New Twitter Files Reveal How Company Allowed Intelligence Agencies to Influence It

New Twitter Files Reveal How Company Allowed Intelligence Agencies to Influence It
Twitter logo and Elon Musk silhouette in an illustration taken on Dec. 19, 2022. (Dado Ruvic/Reuters)
Naveen Athrappully

A series of tweets by investigative reporter Matt Taibbi has revealed how Twitter came under the influence of American intelligence agencies after concerns about foreign influence put the company under the spotlight.

Until August 2017, Twitter was not on many people’s radars with regard to the Trump–Russia foreign influence scandal. In September that year, Twitter informed the Senate that its cursory review led to the suspension of 22 possible Russian accounts as well as 179 accounts possibly linked to the initial set of accounts. Senator Mark Warner (D-Va.), who was the ranking Democrat on the Intelligence Committee at the time, called Twitter’s report “frankly inadequate on every level.”

Facing growing anxiety over its public relations problems, Twitter started a “Russia Task Force” to investigate the issue.

“First round of RU investigation … 15 high-risk accounts, 3 of which have connections with Russia, although 2 are RT,” said an October 2017 Twitter memo shared by Taibbi. RT refers to the television network Russia Today, which is controlled by the state.
“Finished with investigation … 2,500 full manual account reviews, we think this is exhaustive … 32 suspicious accounts and only 17 of those are connected with Russia, only 2 of those have significant spend one of which is Russia Today ... remaining <$10k in spend,” said a message from the same month.

Facing Pressure

According to Taibbi, the failure of Twitter’s Russia task force to produce “material” worsened the company’s PR crisis. However, as pressure from Congress and the bad press kept rising, Twitter changed its stance on the scope of the Russia problem that it had earlier characterized as small.

The Senate showed great interest in an October 2017 article by media outlet Politico which claimed that “Twitter deleted data potentially crucial to Russia probes.”

Twitter pledged to work with lawmakers on their “desire to legislate in the area of political ads,” according to another message from the company.

While Twitter was considering removing Russian outlets like RT and Sputnik and also altering its ads policy, Congress “apparently” leaked the names of 2,700 suspicious Twitter accounts. In November, a report from Buzzfeed found that a new network on Twitter had close connections with Russia-linked bot accounts.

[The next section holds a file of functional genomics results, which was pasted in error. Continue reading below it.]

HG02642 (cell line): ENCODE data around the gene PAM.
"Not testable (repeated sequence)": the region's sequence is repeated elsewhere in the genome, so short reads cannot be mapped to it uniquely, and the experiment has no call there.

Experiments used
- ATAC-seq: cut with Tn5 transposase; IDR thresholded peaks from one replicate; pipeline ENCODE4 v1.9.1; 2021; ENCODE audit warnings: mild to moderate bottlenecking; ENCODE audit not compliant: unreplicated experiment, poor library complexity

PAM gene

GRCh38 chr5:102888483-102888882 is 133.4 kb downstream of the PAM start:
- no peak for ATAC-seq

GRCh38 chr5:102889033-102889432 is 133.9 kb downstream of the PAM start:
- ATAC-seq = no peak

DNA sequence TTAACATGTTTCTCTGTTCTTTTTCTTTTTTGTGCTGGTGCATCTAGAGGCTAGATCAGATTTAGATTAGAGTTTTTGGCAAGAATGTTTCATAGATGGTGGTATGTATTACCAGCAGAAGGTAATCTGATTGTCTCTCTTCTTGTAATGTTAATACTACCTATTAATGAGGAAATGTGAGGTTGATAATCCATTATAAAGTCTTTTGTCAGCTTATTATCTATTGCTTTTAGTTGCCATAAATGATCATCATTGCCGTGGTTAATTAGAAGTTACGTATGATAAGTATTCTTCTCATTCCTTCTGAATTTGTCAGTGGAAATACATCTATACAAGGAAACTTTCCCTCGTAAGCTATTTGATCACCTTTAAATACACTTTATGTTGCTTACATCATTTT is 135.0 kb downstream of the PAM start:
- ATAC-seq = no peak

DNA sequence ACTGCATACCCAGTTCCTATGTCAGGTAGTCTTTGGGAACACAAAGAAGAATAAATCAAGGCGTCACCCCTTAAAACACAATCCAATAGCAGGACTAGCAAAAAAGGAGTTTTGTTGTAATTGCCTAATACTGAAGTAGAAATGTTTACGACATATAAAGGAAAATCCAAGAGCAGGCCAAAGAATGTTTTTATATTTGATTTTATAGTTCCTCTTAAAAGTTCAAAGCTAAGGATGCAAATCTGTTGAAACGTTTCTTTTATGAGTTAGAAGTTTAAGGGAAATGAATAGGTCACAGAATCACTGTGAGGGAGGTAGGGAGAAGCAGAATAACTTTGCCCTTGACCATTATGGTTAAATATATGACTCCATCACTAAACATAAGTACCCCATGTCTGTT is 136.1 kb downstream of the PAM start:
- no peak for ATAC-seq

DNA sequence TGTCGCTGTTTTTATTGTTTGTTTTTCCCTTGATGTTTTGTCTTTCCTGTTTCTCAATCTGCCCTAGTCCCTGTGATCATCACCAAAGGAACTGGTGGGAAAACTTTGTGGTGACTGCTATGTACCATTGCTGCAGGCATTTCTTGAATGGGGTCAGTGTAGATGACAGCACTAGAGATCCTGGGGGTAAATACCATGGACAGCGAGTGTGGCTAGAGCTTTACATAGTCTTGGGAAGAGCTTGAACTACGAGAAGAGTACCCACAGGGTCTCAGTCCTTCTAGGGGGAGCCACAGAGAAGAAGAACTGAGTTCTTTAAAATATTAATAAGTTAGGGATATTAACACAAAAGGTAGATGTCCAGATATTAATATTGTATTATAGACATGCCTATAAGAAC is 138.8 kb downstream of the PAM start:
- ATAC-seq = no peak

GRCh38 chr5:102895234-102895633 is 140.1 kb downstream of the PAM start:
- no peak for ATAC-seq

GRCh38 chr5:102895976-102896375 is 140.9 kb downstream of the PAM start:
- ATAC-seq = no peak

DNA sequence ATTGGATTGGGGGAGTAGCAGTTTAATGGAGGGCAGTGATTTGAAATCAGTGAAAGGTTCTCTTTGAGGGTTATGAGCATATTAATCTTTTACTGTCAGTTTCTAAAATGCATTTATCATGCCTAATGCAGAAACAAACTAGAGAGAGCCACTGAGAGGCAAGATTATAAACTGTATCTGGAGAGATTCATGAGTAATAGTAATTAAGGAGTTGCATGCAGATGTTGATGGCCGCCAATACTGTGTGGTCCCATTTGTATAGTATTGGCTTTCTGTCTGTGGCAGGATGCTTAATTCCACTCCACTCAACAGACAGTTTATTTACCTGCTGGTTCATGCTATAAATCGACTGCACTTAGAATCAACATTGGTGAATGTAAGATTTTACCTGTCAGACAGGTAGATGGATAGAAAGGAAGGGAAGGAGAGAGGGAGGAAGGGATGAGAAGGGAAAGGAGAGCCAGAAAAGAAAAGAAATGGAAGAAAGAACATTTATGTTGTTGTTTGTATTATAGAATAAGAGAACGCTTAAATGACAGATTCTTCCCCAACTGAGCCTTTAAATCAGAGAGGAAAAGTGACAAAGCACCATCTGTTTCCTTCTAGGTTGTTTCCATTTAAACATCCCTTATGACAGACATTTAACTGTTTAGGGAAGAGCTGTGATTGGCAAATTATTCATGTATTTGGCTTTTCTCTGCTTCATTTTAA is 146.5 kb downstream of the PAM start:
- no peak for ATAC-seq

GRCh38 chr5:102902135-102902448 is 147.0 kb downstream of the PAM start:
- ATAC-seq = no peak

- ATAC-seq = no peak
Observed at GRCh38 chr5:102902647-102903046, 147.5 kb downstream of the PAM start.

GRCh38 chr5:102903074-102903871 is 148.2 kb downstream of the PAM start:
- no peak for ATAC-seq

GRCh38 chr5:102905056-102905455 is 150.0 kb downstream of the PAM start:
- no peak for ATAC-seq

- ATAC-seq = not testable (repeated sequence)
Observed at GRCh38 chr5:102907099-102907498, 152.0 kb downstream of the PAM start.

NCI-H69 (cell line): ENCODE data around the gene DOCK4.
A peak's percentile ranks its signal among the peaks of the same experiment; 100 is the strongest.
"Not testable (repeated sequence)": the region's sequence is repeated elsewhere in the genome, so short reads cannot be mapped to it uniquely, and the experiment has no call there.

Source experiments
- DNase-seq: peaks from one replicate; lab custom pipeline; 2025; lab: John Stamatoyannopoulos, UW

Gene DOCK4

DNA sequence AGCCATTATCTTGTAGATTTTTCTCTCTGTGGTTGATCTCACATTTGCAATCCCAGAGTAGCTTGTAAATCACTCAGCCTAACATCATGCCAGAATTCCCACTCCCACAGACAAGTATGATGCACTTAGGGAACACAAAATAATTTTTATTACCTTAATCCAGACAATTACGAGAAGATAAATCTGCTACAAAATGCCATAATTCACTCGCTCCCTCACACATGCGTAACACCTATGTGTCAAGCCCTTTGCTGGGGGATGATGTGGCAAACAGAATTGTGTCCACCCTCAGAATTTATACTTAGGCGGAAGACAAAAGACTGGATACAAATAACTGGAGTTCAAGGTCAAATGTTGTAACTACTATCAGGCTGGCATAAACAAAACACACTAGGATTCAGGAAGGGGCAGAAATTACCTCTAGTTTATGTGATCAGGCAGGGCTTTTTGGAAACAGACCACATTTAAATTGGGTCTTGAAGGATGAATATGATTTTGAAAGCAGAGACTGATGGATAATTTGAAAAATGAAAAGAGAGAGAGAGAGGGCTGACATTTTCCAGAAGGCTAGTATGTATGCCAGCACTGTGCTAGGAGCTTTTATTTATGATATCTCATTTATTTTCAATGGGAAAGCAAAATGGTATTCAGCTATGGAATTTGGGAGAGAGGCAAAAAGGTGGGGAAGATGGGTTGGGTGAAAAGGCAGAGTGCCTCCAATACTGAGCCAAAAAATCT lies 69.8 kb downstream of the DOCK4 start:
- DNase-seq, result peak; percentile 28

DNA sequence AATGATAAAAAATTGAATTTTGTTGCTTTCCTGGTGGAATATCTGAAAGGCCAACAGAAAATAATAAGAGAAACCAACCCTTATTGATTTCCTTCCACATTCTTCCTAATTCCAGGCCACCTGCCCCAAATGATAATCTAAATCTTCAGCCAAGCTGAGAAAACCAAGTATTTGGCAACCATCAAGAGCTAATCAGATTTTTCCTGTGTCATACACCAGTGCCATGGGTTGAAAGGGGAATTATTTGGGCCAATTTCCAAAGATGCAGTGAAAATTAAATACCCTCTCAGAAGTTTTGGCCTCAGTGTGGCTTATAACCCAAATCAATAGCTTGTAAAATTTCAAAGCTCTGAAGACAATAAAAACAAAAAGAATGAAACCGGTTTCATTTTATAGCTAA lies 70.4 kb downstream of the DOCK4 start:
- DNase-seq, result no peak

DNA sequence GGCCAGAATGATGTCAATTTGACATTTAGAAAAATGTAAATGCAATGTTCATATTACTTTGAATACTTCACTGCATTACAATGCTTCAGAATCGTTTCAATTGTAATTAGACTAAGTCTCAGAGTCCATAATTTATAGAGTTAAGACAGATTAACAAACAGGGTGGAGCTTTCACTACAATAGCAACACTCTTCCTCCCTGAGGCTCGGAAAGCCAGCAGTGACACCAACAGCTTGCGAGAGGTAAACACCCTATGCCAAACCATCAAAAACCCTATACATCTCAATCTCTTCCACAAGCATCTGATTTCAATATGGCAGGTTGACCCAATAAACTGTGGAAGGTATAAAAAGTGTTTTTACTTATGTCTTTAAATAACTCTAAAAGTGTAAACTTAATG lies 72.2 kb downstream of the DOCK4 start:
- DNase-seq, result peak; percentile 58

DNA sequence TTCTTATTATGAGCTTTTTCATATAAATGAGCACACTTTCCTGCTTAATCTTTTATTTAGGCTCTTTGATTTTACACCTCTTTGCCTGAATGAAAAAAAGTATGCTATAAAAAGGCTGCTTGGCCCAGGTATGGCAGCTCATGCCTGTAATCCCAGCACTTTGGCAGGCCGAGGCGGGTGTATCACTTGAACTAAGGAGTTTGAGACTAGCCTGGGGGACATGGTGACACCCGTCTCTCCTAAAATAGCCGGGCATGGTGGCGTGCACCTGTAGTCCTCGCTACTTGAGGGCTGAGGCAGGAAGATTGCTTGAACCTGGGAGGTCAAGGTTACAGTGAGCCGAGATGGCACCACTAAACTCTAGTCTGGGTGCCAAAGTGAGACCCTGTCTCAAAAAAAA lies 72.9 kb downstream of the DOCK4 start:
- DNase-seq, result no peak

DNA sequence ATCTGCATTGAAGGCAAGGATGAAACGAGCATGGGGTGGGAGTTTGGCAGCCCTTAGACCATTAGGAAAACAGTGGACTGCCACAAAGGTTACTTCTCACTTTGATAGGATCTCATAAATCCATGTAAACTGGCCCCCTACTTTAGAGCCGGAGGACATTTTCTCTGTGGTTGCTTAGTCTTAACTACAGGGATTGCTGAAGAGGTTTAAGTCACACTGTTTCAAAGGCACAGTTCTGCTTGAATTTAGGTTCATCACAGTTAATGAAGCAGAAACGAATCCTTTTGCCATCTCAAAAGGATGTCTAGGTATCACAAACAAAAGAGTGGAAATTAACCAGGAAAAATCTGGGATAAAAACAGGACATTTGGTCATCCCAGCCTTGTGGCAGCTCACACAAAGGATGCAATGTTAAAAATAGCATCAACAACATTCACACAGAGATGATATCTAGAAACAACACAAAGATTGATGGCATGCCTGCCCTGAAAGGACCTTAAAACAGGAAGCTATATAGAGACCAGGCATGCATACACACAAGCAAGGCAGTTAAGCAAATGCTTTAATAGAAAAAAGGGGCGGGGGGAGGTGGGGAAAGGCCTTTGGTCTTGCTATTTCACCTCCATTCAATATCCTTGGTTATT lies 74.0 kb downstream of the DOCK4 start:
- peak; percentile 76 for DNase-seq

Censorship Agreements

The Senate asked Twitter for an explanation following the Buzzfeed article, and the company ended up apologizing for accounts that it had earlier claimed were not a problem.

“This cycle—threatened legislation, wedded to scare headlines pushed by congressional/intel sources, followed by Twitter caving to moderation asks—would later be formalized in partnerships with federal law enforcement,” Taibbi states.

Twitter soon settled on a dual policy. As an “external offboarding policy,” it claimed to remove content “at our sole discretion.” But in its “internal guidance,” the company admitted to offboarding anything identified by the intelligence community as a state-sponsored entity conducting cyber operations.

In an interview with Fox last month, Representative Warren Davidson (R-Ohio) compared Washington’s data gathering with that of the Chinese regime. The United States has a “huge” data privacy void and needs a “uniformed data privacy law,” he insisted.

“What TikTok’s doing isn’t entirely different than what the Twitter files are saying was going on with the United States government. Now, it’s our own government that’s doing it. So, we should be less concerned about it than the Chinese Communist Party doing it, but fundamentally, we have a huge void in privacy here,” he said.

Davidson is pushing a bill that will recognize Americans as having a property right on their data. So, if companies like Twitter or TikTok want to use it, the person can give or revoke permissions for such use.

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